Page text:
I spoke about it briefly here and here, but at length somewhere else when our PM announced the government’s plans during the National Day Rally speech. Yesterday, as promised, the latest revisions to the Marriage and Parenthood Package was announced (the last round of revisions was rolled out in 2008).
You can find the full details at heybaby.sg (why does the domain name sound like the precursor to a list of bad pick-up lines?), but The Blogfather is inclined to put his two cents’ worth into the changes we’re seeing here.
1. The Government Wants You to Get a Date
In 2008: the Social Development Unit (SDU) for graduate singles, and the Social Development Services (SDS) for non-graduate singles, would be merged into the Social Development Network (SDN).
In 2013: The SDN is (unfortunately) still there.
Though the SDN got thrown into the mix back in 2009, I always approach the idea of a government-sanctioned dating agency with a tinge of sadness. It says a lot about this nation’s ability to date if the government feels the need to come up with a matchmaking scheme just to help us along. But regretfully, I personally know one or two 35-year-old virgins, so I have to concede to the organisation’s necessity, though deep inside I still question its effectiveness (those virgins I know are still virgins, after all).
2. The Government Wants You to Get a Room (Well, Kinda)
In 2008: There were (and still are) a whole slew of schemes and grants in place, including the Fianc?/Fianc?e Scheme that gave rise to using HDB flats for wedding proposals instead of rings, priority queue placements and flat allocations to first-time HDB flat buyers, a staggered downpayment scheme (also for first-timers), and the ability for Singles Grant recipients who subsequently marry on or after 1 August 2004 to top up their grants to the prevailing CPF Family Housing Grant rates of $30-40,000.
In 2013: Add the Parenthood Priority Scheme to that list; married couples with a kid (or more) of 16 years or below get priority if they’re buying a flat for the first time, and they can rent a home from HDB under the Parenthood Provisional Housing Scheme at between $900-$1,800 while waiting for their Built-to-Order (BTO) or Sale-of-Balance (SBF) flats.
It’s supposed to be the most important part of this slew of revisions, but the new PPS scheme confuses me. Bertha Henson wrote in her blog, “… I reckon the G also has to appease those who have already done their duty, and whose need is greater,” but I agree with the people that told her it isn’t quite going to help those who haven’t got any kids yet. I mean, think about it: wouldn’t you find it really, really quite hard to make babies with your parents or your in-laws in the next room wondering if you were having a private wrestling match?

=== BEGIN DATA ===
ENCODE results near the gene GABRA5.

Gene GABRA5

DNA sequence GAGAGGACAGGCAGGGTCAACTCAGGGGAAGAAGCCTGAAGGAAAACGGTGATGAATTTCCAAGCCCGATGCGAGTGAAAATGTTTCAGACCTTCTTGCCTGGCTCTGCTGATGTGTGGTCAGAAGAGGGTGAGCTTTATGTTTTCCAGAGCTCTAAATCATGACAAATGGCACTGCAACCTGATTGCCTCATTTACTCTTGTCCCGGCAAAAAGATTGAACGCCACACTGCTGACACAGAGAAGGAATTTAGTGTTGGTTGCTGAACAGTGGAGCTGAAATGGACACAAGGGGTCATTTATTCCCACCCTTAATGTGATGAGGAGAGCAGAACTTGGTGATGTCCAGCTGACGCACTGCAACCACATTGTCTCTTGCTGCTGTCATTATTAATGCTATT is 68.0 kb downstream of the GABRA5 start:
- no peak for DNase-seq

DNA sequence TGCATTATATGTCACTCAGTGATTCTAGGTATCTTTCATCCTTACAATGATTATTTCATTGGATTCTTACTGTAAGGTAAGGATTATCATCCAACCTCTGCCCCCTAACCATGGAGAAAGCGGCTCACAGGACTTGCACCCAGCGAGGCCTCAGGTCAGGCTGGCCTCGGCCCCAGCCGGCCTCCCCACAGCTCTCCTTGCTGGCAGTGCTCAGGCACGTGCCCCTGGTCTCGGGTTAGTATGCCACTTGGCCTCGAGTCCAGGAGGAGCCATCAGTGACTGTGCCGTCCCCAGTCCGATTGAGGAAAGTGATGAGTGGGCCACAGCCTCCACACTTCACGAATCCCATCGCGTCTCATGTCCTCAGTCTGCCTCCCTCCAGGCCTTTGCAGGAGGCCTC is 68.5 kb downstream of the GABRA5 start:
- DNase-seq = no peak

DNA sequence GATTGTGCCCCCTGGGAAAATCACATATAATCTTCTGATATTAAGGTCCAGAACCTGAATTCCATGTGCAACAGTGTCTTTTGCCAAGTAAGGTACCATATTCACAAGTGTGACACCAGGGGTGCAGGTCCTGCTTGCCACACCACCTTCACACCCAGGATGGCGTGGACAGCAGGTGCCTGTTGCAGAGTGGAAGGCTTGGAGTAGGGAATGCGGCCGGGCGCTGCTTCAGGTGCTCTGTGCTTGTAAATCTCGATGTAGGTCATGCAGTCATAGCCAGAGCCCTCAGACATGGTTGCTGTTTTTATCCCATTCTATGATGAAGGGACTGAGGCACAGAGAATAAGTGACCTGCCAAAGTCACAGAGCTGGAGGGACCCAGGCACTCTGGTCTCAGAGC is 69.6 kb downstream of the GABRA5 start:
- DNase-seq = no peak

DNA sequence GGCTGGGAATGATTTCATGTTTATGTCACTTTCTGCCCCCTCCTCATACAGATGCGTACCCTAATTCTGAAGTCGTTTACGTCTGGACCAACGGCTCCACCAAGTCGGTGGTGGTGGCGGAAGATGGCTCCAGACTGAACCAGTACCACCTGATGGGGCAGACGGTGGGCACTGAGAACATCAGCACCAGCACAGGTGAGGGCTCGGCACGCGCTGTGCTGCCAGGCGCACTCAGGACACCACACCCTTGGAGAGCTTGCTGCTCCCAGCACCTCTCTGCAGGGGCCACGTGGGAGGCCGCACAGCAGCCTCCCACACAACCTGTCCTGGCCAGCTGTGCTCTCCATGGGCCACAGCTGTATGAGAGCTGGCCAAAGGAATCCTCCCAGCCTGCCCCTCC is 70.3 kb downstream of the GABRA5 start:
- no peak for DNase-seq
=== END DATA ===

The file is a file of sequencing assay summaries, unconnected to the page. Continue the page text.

3. The Government is Making Having Babies Feel Like Striking 4D
In 2008: S$4,000 for first two births, and S$6,000 for third and fourth births
In 2013: S$6,000 for first two births, and S$8,000 for third and fourth births
One dad told me, “No amount of money or benefits will make me want (to have a third child). Period.” While I can completely understand where he’s coming from (he’s shared some disaster stories with me over coffee a few times), The Blogfather (and a mum?here?as well) take the very opposite view — that we have kids regardless of whether there’s money or incentives to be had or not. ?Given the varied response from the already-parents here, and despite the government’s well-intentioned efforts, this latest increase does beg the question: is the thinking behind the baby bonus scheme even right? Or is the government missing the point?
4. The Government is Allowing You to Use Retirement Funds to Pay for Having Your Baby
In 2008: You can use your?Medisave for delivery and pre-delivery expenses. If you opt for an assisted conception procedure, the Government will cover half your bill.
In 2013:?You can still use your?Medisave for delivery and pre-delivery expenses.?And now you can withdraw up to $6,000, $5,000 and $4,000 from Medisave for your 1st, 2nd and 3rd assisted conception procedures respectively. Also, now??the Government will cover 3/4s of your bill.
It frees up some much-needed funds for hospital fees, sure. But it does make me wonder if my country wants me to live past 65, because I really don’t think I’ll have very much money left in my CPF by the time I retire.
The Government Wants Dads In on the Action (But Only For a Little While)
In 2008: Dads? What dads?
In 2013: Oh yeah, dads. Sure thing. Take a week of paternity leave. On us.
Come on, we’ve been begging for this for a long time. And now it’s official, 7 days paternity leave. PAID paternity leave.Then there’s the existing 6 days childcare leave, and you can even
scam?co-share another week from your wife’s maternity leave on top of that. So quick, go make babies! Just, you know, keep it quiet; you don’t want to wake your parents. But in all seriousness, guys, it’s an earnest start in recognising the father’s role in the family. And the way I see it, this won’t be the last we hear of improving our paternal participation. Just make sure you score well in that bloody BFI, okay?
The story isn’t over yet, boys and girls. There’s a childcare/infantcare subsidy sub-package that hasn’t been announced yet, not to mention new adoption benefits. People are noting the rather stark silence in addressing single parents in the new revisions as well.